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From the tomb

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March 29, Jn 11:1-45

The fifth Sunday of Lent places before us the scene of Jesus’ greatest public miracle: the raising of his friend Lazarus from the dead. This miracle takes place shortly before Christ goes to his own death and tomb, and represents a decisive moment on the road to the cross.  Before this point, Christ has already shown himself to be the master of the elements, a powerful healer, and a forceful exorcist, but this final great miracle stands apart from all the others. In this moment, Christ has not simply fed a crowd, has not simply healed, has not raised a recently dead person as though they were merely resting, but has broken the power of decay and of the tomb itself.  

We, perhaps, remember this scene as a moment of peaceful victory and joy: Jesus commanding, the onlookers obediently removing the stone and unbinding Lazarus, Christ returning the man to his sisters, Martha and Mary. But we should not miss the power of this moment. Surely, there was joy in the crowd, but perhaps also terror. The dead do not rise this way, tombs do not give up what has been buried, and those whom the earth has already begun to claim do not return whole. Could that crowd have watched the man in bandages stumble from his last resting place without raising a cry of primal horror? The power Jesus displays in this moment is terrifying, and awesome in the true sense of the word. From this moment on, it is clear that he is Lord even over life and death, and nothing can escape or defy him. It is clear why a crowd will soon follow him into Jerusalem, waving palm branches and acclaiming him as the new king.

The question for us today is whether we believe that the Lord has such power, and whether we believe that he desires to act in our lives. We must ask ourselves: Do I believe that Jesus Christ is the master of all things, with power to accomplish all things? Do I believe that Jesus Christ can and will act with such power to destroy sin and evil in my life if I allow him?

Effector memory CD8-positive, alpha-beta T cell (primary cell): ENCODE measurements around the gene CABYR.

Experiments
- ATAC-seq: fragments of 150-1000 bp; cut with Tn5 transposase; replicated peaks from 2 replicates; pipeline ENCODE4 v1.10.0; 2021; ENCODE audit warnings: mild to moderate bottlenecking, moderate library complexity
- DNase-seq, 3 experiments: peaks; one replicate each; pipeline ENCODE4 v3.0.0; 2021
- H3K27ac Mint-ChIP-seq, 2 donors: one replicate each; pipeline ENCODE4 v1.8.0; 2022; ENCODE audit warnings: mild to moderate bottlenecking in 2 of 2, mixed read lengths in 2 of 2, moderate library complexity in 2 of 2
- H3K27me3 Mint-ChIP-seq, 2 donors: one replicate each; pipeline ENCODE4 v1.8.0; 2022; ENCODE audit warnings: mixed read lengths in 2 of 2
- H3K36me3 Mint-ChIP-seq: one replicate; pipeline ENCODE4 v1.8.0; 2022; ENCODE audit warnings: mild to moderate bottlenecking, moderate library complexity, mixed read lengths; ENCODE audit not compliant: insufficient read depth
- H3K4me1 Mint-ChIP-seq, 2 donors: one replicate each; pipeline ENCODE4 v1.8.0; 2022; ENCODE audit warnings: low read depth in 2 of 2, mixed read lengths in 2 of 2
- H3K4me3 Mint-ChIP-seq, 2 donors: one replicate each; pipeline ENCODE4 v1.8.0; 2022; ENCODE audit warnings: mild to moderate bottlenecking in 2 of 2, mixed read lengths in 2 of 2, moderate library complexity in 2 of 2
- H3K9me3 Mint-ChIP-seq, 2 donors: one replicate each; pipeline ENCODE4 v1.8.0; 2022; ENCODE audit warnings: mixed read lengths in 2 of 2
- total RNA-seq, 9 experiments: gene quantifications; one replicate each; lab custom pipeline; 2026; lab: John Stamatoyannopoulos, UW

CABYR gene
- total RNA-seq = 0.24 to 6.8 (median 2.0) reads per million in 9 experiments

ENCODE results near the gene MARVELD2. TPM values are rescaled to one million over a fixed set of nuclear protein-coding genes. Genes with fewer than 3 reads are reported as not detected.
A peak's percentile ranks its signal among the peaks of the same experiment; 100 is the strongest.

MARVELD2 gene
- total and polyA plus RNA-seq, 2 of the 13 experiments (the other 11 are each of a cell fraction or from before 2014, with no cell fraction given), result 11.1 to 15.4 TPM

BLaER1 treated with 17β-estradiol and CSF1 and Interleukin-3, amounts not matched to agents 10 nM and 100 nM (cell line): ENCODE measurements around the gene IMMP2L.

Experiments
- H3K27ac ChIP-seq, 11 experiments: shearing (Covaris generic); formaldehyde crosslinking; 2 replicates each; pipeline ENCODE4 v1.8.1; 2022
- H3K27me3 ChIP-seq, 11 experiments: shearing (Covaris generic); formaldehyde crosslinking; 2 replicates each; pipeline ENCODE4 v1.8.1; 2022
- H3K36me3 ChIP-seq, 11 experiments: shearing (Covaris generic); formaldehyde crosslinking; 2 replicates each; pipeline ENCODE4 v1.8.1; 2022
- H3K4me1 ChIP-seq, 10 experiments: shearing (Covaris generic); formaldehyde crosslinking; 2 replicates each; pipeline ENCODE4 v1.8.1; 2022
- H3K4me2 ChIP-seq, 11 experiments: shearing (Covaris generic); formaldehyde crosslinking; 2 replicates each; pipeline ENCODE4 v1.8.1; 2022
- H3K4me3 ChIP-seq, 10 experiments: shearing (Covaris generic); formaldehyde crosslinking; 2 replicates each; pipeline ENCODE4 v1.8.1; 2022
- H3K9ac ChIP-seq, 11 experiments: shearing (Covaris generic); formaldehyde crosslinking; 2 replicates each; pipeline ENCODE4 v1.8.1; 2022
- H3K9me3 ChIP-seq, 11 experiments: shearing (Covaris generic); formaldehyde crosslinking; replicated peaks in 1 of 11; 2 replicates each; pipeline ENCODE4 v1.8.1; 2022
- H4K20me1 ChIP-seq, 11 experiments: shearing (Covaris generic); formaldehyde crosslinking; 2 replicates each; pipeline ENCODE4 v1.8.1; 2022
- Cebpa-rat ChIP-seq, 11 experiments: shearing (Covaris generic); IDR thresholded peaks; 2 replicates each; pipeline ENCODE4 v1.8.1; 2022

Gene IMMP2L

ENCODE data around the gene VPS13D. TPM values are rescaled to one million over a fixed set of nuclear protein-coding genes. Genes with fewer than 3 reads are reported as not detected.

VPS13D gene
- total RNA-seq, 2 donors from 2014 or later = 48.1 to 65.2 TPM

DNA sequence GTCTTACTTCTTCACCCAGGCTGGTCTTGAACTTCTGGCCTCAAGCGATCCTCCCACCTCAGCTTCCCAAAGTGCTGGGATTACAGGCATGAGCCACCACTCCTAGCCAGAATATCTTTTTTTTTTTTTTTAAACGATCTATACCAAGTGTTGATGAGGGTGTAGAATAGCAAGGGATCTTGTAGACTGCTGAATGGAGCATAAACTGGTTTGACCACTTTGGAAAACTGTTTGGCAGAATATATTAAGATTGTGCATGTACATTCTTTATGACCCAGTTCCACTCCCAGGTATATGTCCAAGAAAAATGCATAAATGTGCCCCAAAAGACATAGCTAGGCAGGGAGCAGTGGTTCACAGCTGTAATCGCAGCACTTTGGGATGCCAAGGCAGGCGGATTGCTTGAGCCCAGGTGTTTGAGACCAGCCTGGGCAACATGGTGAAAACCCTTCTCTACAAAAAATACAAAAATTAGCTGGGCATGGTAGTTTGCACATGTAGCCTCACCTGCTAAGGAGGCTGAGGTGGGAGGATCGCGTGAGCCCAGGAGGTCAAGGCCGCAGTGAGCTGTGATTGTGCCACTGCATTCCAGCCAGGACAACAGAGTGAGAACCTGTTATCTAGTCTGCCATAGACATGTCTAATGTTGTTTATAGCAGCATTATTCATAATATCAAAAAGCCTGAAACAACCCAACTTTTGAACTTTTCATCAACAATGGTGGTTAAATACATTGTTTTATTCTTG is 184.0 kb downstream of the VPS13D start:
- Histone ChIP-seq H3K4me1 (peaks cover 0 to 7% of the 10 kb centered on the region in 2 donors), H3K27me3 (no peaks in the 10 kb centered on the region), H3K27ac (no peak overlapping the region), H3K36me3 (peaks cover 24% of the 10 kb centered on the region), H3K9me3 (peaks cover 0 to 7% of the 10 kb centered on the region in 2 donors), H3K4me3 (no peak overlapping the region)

It can happen that when we decide to pursue holiness and confront our shortcomings as Christians, when we try to build virtues we have never had, or root up habits of sin we have struggled against for years, we may lose heart, and feel as though the holiness we seek is out of reach. We can feel as trapped in our sinfulness or our mediocrity as in a tomb, with an impassible wall of rock between us and sanctity.  In such a moment, do we believe that Christ can bring us back to life, and make real holiness possible for our soul?  

It can also happen that we become comfortable with the tomb of our sins and little infidelities. We can become frightened, perhaps, of the unfamiliar freedom and new life that would come with Christ’s intervention. In such a moment, do we want Christ to act? Do we trust that the joy of the holiness he offers exceeds the joy we find in our sins as much as the joy of life exceeds that of death?

The truth is that Jesus Christ offers the true life, called holiness, to each soul.  He has the power to give it, even to souls long dead in sin and indifference, even to souls that have given up on becoming saintly.  The question we must answer is whether we believe, and whether we will allow him to save us from our own tombs.

Fr. Rampino is chaplain at Marymount University in Arlington.


© Arlington Catholic Herald 2020